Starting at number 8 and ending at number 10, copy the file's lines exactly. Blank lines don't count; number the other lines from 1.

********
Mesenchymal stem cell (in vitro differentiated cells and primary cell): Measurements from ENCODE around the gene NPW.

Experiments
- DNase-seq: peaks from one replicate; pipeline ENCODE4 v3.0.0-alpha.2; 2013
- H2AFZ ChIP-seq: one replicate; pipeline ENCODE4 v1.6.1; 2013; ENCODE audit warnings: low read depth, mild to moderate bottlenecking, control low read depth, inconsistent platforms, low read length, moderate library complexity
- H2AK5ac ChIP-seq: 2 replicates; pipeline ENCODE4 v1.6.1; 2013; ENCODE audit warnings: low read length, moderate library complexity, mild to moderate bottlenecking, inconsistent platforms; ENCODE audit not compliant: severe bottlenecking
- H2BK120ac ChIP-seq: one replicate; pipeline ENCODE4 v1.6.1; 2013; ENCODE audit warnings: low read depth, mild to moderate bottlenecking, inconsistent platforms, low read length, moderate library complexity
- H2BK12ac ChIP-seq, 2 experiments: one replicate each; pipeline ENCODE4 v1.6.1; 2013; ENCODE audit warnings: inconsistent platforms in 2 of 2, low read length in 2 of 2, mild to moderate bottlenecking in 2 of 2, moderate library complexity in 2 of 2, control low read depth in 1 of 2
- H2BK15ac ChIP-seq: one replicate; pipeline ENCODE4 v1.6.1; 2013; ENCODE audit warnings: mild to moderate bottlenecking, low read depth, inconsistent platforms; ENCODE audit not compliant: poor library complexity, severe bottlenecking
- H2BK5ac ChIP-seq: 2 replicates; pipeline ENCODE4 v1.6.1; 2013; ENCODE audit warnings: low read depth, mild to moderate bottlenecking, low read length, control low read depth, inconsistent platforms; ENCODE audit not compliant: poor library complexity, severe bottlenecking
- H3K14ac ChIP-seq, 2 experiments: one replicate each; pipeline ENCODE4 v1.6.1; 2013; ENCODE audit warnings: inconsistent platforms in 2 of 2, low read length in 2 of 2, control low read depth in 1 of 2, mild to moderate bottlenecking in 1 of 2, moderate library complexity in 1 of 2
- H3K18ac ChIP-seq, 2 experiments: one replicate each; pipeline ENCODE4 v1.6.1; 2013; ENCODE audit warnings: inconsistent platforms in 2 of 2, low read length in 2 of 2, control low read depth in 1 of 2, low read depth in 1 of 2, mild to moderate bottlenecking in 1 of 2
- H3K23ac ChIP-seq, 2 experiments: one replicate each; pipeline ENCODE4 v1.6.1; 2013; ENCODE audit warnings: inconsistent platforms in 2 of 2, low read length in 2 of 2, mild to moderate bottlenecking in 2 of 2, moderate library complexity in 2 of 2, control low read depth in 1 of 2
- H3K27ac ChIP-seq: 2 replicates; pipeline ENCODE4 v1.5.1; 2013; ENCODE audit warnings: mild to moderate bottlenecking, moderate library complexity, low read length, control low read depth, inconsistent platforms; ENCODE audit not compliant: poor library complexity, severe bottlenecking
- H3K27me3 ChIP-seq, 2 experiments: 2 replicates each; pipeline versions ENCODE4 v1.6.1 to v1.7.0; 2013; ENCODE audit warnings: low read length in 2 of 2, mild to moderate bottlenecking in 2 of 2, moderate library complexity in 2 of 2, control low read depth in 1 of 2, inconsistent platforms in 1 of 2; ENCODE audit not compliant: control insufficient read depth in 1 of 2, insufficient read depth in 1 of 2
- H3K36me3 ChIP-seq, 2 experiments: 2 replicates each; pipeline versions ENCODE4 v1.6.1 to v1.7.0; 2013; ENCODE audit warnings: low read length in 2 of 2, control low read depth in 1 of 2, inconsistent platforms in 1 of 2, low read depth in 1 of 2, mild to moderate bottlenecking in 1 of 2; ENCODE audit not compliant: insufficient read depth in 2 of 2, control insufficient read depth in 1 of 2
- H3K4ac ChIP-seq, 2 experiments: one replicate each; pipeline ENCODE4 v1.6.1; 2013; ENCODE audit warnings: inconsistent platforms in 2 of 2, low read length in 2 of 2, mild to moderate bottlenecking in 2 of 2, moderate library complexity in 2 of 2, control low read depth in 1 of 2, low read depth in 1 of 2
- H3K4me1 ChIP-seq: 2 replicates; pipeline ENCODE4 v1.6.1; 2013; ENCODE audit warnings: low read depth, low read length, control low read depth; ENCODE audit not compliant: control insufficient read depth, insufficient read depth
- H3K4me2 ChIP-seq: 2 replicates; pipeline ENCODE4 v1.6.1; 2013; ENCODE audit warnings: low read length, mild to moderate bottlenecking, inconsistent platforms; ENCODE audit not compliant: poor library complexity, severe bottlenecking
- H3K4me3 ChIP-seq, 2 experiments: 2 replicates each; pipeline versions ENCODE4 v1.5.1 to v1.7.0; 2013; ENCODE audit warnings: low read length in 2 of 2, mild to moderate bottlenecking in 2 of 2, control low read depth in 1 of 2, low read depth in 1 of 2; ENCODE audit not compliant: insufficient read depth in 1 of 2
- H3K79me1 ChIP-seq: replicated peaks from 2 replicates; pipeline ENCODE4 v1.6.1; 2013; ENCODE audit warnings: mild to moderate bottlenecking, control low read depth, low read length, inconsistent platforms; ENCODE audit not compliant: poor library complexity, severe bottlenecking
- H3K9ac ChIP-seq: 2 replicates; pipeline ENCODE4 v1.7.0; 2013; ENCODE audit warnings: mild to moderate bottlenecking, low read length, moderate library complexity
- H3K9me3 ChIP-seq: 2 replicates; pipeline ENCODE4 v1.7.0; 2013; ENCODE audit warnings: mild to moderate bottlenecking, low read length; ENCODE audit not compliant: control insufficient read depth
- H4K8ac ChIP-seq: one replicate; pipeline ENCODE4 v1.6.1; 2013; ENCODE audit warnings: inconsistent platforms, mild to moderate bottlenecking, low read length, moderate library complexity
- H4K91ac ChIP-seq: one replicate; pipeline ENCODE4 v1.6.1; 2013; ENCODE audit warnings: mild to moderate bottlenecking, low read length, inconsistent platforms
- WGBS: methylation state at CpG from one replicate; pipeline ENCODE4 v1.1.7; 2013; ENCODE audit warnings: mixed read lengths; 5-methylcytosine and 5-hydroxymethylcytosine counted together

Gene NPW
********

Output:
- H2BK15ac ChIP-seq: one replicate; pipeline ENCODE4 v1.6.1; 2013; ENCODE audit warnings: mild to moderate bottlenecking, low read depth, inconsistent platforms; ENCODE audit not compliant: poor library complexity, severe bottlenecking
- H2BK5ac ChIP-seq: 2 replicates; pipeline ENCODE4 v1.6.1; 2013; ENCODE audit warnings: low read depth, mild to moderate bottlenecking, low read length, control low read depth, inconsistent platforms; ENCODE audit not compliant: poor library complexity, severe bottlenecking
- H3K14ac ChIP-seq, 2 experiments: one replicate each; pipeline ENCODE4 v1.6.1; 2013; ENCODE audit warnings: inconsistent platforms in 2 of 2, low read length in 2 of 2, control low read depth in 1 of 2, mild to moderate bottlenecking in 1 of 2, moderate library complexity in 1 of 2